Fission, Fusion and Methuselah in the Real World: Part 1

I’m going to blog the paper I’m currently writing. Here’s the first section; I’ll put up the next few sections over the next few days. Obviously, this is first draft material, but that’s what blogs are for!

I Do We Discover or Invent Answers to Fission, Fusion, and Methuselah Cases?

The literature on identity is littered with fission (and fusion) problems: How do we identify continuous identity in a case where one person splits into two? This can be a split brain case, as in Nagel[1], amoeba-like fission, as in Williams[2], and  Parfit[3] (1987) or Parfit’s teletransporter cases (Ibid, pp 200) or  Lewis’ unspecified fissioning[4], or one of the many variants of these found in Shoemaker[5],[6] , John Perry[7] or more recent work by Bakajian,[8] or many others.

Somewhat less work has been done on the “Methuselah problem,” that, is the question of whether someone who lives 900 years, and undergoes a standard rate of change in personality, memory, bodily components, etc., can be said to be the same person. However, Lewis (1976, pp 30), Parfit and others have also tackled this, and it forms an important part of the continuity literature.

I want to note two things about these problems: As presented, it seems likely that there is no solution to them, because our use of person developed without access to such problems, and thus there’s no particular reason to think it would have automatic and clear-cut use in these cases.

Second, I think there are real world correlates of these cases, and applying some of the work on the imaginary cases might open up possibilities for thinking about these cases differently, and productively.

On the first note, Parfit cites Quine as saying “I wonder whether the limits of the [science-fiction-case] method are properly heeded. To see what is ‘logically required’ for sameness of person under unprecedented circumstances is to suggest that words have some logical force beyond what our past needs have invested them with.” (in Parfit, p200) I think it was Hilary Putnam who made a similar claim with regard to whether we could say, at some point in the future, when robots start acting like humans, that the robots have consciousness: (if I recall correctly) he said it would simply be a decision, a convention of language that we would adopt.

That strikes me as wrong, as it seems like there’s a matter of fact about whether an entity is conscious or not.

But I’m not convinced that there is always a matter of fact about whether an entity is the same person as some prior entity. We can demand an answer, but one of the reasons that we have such disagreement on the puzzle cases is that we’re not discovering the truth about the matter, but rather putting forward proposals for policies. If Brown splits into two people, they’re either both Brown, or one of them is, or neither of them are, or each is to a diminished extent, etc.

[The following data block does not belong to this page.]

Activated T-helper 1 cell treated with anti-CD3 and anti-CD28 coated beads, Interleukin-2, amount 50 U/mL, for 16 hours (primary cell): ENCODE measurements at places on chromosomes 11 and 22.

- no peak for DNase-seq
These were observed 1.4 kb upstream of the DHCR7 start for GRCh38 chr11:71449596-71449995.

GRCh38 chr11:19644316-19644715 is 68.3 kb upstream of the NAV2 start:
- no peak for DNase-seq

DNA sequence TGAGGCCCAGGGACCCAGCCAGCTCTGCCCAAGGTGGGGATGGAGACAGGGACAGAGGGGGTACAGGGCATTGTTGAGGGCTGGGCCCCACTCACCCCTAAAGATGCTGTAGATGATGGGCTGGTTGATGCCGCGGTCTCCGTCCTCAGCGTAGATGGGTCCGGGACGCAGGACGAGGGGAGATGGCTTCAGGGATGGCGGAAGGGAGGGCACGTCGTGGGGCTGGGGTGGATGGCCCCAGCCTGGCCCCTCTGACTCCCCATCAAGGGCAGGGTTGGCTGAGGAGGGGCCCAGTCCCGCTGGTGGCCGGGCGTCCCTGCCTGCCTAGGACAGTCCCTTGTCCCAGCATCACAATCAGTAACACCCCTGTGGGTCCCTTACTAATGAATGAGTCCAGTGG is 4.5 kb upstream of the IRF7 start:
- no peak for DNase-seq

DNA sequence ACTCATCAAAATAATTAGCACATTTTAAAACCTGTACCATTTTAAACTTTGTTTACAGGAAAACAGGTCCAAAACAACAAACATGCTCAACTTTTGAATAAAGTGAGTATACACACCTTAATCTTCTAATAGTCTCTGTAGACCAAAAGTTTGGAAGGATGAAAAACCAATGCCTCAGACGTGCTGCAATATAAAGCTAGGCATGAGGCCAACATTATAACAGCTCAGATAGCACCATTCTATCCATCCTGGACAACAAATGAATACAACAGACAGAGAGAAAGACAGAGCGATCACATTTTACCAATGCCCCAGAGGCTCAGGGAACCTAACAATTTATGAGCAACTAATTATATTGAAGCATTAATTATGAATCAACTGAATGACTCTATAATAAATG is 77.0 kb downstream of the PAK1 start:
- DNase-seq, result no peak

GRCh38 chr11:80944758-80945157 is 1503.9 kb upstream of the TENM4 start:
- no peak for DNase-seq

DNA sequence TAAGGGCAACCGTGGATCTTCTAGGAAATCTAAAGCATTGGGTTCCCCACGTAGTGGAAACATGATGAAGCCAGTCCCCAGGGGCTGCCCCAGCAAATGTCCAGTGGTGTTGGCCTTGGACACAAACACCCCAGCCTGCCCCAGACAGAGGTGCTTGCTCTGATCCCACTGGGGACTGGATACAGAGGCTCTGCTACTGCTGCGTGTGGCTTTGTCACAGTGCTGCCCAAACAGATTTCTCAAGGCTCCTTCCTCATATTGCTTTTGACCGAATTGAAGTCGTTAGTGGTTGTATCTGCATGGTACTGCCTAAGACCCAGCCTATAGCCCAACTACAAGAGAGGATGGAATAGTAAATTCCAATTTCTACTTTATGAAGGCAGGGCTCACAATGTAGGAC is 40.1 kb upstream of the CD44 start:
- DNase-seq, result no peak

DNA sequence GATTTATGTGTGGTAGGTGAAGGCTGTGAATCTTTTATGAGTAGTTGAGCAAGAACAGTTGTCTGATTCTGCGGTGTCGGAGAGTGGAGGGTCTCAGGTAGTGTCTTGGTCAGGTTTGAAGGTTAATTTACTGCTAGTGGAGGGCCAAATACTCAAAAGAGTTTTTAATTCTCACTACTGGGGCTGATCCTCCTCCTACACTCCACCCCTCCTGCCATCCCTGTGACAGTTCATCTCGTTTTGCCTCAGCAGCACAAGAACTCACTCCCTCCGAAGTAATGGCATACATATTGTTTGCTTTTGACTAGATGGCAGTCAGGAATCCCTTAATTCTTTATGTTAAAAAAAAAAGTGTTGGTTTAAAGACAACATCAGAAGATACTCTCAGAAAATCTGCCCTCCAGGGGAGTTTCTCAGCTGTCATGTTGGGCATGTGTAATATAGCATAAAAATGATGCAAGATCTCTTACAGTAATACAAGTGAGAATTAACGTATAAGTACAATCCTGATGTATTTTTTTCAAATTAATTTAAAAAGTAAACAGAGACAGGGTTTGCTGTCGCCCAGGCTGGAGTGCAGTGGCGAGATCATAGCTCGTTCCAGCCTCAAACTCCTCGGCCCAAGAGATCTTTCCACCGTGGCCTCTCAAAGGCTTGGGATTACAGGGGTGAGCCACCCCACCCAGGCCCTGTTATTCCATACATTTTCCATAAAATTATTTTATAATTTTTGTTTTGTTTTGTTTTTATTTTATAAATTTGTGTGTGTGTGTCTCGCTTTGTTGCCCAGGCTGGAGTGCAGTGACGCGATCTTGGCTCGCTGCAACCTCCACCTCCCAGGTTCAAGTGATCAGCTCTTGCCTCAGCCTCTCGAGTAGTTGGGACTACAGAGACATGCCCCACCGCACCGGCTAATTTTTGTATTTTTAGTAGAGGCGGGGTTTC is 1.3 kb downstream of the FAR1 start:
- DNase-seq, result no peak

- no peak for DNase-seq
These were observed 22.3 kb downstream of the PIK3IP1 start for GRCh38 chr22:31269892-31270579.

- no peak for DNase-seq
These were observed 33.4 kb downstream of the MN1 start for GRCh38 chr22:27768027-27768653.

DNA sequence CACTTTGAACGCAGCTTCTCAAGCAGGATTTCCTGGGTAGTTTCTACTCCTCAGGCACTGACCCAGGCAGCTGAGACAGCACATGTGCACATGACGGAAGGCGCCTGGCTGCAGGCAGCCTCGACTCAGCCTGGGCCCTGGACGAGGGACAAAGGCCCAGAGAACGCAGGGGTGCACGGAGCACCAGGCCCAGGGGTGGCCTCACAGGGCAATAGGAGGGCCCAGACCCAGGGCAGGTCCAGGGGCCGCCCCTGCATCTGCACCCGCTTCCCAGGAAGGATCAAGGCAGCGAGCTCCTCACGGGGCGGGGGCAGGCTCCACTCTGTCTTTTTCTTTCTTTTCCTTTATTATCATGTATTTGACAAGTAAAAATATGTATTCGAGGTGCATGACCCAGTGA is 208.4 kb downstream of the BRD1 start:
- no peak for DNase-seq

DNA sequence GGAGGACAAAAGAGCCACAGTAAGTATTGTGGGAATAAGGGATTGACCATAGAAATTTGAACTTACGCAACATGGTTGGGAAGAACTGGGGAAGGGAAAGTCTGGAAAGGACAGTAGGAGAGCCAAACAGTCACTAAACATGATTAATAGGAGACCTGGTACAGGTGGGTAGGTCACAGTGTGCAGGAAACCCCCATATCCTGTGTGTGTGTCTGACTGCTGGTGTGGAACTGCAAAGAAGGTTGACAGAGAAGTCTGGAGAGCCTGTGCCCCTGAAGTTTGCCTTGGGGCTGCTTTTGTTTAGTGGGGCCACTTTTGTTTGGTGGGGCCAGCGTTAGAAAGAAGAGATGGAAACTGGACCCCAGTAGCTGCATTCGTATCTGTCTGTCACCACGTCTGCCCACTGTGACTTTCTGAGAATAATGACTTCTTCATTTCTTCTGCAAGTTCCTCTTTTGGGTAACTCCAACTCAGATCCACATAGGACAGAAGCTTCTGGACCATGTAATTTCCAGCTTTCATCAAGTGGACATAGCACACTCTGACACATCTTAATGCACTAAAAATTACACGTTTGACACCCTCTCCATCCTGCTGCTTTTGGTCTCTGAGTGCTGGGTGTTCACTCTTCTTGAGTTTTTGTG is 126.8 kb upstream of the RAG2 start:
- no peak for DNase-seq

I think this impasse is reached in part because all of the answers seem reasonable. In fact, the argument usually involves claiming that a rejected answer has consequences “we” would rather not accept (this is Lewis’ move, for example, and Bakajian’s and Williams’.) But that’s not necessarily an epistemic reason for rejecting a position. Lots of true things are things we’d rather were not true. Further, these rejections appeal usually to intuitions about how “we” use words (Lewis, Bakajian, Shoemaker) or what sort of entity “we” would feel an identification with (Williams, Nagel, Parfit.) I think the problem with this “we” is that, given how much disagreement on these cases there is, the extension of the “we” is fairly uncertain. Further, if X-Phi has been informative (and I think it has been!) it has been so in showing that what are often thought by philosophers to be generally accepted intuitions turn out to be not so widely accepted as was thought.

[1] Nagel, T,“Brain Bisection and the Unity of Consciousness”, Synthese 22 (May):396-413 (1971)

[2] Williams, N“Bodily Continuity and Personal Identity” in Problems of the Self, Cambridge University Press, NY, p.24 (1973)

[3] Parfit, Derek, Reasons and Persons, Clarendon Press, Oxford, NY, (1987)

[4] Lewis, D : `Survival and Identity’ in A. Rorty (ed.) The Identities of Persons  Berkeley, University of California Press (1976)

[5] Shoemaker, S, “Brown Brownson Revisited,” The Monist 87 (4):573-593 (2004)

[6] Shoemaker, S, Self Knowledge and Self Identity, Cornel, p23 (1964,)

[7] Perry, J, “Can the Self Divide,” Journal of Philosophy, LXIX, 16, 463-588 (1972)

[8] Bajakian, Mark, “How to Count People,” Philosophical Studies  154:185–204 (2011)

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